Standing before an auditorium of defense ministers, generals, and politicians from across Asia and the West in Singapore on Saturday, U.S. Secretary of Defense Leon E. Panetta gave the most detailed description yet of America’s new military strategy in the Asia-Pacific region. The speech was intended to soothe China, which is suspicious of an American presence in the region, but also calm the fears of Asian allies wary of Beijing’s rising power. A highlight of the new strategy will be a boost in “force projection,” allocating 60 percent of the Navy’s warships to the Pacific by 2020—up from a current 50 percent.
Panetta sought to clarify the Obama administration’s previously stated intent to “pivot” toward Asia by saying the U.S. will return in greater force to a region long a major focus of American military strength.
“Make no mistake—in a steady, deliberate, and sustainable way—the United States military is rebalancing and brings enhanced capabilities to this vital region,” Panetta said.
Mindful of Beijing’s repeated claims that the U.S. is seeking to contain China and meddle with its core interests, Panetta grounded the new strategy in geographic legitimacy. “We take on this role not as a distant power but as part of the Pacific family of nations,” he told those gathered for the annual Shangri-La Dialogue, organized by the International Institute for Strategic Studies.
Panetta’s declaration comes at a time of increasing tension in the region as China and the Philippines are locked in a diplomatic tussle over an outcropping in the South China Sea. Both countries claim the shoal as their own, though what’s at stake goes far beyond some rocks. Beneath the sea’s waves lie immense deposits of oil and gas, while the surface is a major international shipping route: $1.2 trillion worth of U.S. trade passes through the sea each year. A number of other Asian nations that border the sea, including Vietnam, Singapore, and Malaysia also have territorial claims and are watching the dispute warily.
The dispute has triggered something of an arms race in the region as Asian nations scramble to protect themselves in light of China’s growing military prowess. Citing the International Institute for Strategic Studies, Panetta stated that this year total projected military spending by all Asian nations would surpass that of Europe for the first time.
Throughout the day, in panel sessions and in hushed discussions in hallways, U.S. officials and their allies pressed for diplomatic progress on a host of issues from the South China Sea to North Korea.
But the elephant in every room was China, which this year declined to send a top-level government or military official to the conference. Some observers have interpreted this as a deliberate slight so as to avoid a confrontation that might upset the Chinese government’s carefully laid plans.
“The Chinese don’t want to be caught against a wall and forced to show their hand,” said an analyst who asked to remain unidentified because of the political sensitivity of the issue. “They prefer to operate behind closed doors in the setting of their own choosing.”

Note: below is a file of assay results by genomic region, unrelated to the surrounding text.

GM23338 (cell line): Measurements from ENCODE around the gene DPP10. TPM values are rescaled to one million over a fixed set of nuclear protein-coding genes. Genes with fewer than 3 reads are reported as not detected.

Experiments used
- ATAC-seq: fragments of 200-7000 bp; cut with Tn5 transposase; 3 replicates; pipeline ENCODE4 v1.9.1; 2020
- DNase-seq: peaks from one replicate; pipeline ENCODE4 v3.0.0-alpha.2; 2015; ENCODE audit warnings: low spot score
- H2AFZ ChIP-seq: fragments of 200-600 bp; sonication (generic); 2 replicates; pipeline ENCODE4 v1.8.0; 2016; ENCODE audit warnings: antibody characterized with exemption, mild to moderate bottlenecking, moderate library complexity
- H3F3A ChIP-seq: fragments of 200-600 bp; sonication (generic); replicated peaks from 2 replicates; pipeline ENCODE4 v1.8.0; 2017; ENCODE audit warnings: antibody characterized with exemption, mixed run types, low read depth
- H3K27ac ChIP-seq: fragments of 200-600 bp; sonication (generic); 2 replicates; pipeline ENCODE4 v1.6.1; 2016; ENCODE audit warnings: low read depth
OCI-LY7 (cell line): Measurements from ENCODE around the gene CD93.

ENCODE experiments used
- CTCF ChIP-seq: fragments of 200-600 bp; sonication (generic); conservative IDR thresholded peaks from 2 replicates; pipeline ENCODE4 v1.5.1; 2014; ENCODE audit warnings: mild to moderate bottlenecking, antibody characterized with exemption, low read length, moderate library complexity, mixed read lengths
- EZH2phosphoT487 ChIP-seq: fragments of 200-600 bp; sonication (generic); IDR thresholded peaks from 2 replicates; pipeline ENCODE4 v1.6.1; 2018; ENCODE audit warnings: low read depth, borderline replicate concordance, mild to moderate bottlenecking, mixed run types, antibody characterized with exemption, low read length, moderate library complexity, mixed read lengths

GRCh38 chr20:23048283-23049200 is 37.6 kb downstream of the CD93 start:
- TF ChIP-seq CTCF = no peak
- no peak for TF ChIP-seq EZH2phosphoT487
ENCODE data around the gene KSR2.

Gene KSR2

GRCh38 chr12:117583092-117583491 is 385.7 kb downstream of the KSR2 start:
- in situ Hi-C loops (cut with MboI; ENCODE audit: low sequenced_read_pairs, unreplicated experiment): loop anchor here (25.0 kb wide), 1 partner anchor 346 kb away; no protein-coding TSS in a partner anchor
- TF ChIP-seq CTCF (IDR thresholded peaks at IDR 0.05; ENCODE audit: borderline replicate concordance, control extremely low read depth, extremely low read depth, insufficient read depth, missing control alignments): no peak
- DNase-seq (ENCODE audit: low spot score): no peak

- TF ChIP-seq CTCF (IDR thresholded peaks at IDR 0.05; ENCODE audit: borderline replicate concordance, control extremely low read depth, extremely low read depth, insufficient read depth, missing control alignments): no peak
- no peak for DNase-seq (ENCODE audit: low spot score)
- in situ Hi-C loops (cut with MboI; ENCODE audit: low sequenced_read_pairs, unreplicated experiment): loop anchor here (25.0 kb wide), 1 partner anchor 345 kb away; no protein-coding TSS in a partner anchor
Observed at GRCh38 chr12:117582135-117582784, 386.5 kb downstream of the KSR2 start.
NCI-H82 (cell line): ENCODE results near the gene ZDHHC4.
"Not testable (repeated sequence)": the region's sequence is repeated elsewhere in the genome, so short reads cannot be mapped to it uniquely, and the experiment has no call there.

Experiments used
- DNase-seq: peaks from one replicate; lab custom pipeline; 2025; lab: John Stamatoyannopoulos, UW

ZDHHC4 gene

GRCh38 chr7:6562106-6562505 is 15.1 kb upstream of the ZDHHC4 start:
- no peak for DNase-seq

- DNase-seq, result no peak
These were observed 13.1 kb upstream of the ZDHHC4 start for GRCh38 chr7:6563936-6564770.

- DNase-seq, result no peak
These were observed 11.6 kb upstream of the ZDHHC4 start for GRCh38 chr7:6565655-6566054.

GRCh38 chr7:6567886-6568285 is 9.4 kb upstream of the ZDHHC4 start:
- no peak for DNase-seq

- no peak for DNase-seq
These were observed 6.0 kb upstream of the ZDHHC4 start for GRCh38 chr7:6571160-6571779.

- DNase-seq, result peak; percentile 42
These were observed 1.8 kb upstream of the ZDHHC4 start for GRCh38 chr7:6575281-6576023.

In his speech, Panetta denied that the U.S. rebalancing was all about China, instead focusing on the importance Asia will play in a modern era where American interests are tightly interwoven with the global economy. “In this century, the 21st century, the U.S. recognizes our prosperity and our security depends even more on the Asia-Pacific region,” Panetta said.
Those were common themes of Panetta’s speech, which delineated a military doctrine that protects international order while deepening and broadening bilateral and multilateral relationships in Asia.
Other U.S. officials were less guarded in their criticism of China. Sen. Joseph Lieberman of Connecticut, the chairman of the Senate’s Committee on Homeland Security and Government Affairs, was in attendance along with Sen. John McCain of Arizona. Both supported the new strategy and said it would help the world promote peace.
“We need to find a middle path that doesn’t allow China to bully its neighbors,” said Lieberman in an interview. Speaking of the current maritime dispute, he said, “If it gets worse and affects our ability to do commerce in the South China Sea, it would have a devastating affect on our economy.”
During his speech, Panetta decreed that the U.S. intends to replace retiring ships with the most technologically advanced fleet available and send them to the Pacific. In a few years, he said, six aircraft carriers will ply the region along with a majority of the Navy’s cruisers, submarines, destroyers, and littoral combat ships.
The U.S. military buildup in Asia is nothing new, Panetta said, but rather a return to region that has been home to an American presence for six decades: “We were here then, we are here now, and we will be here in the future.”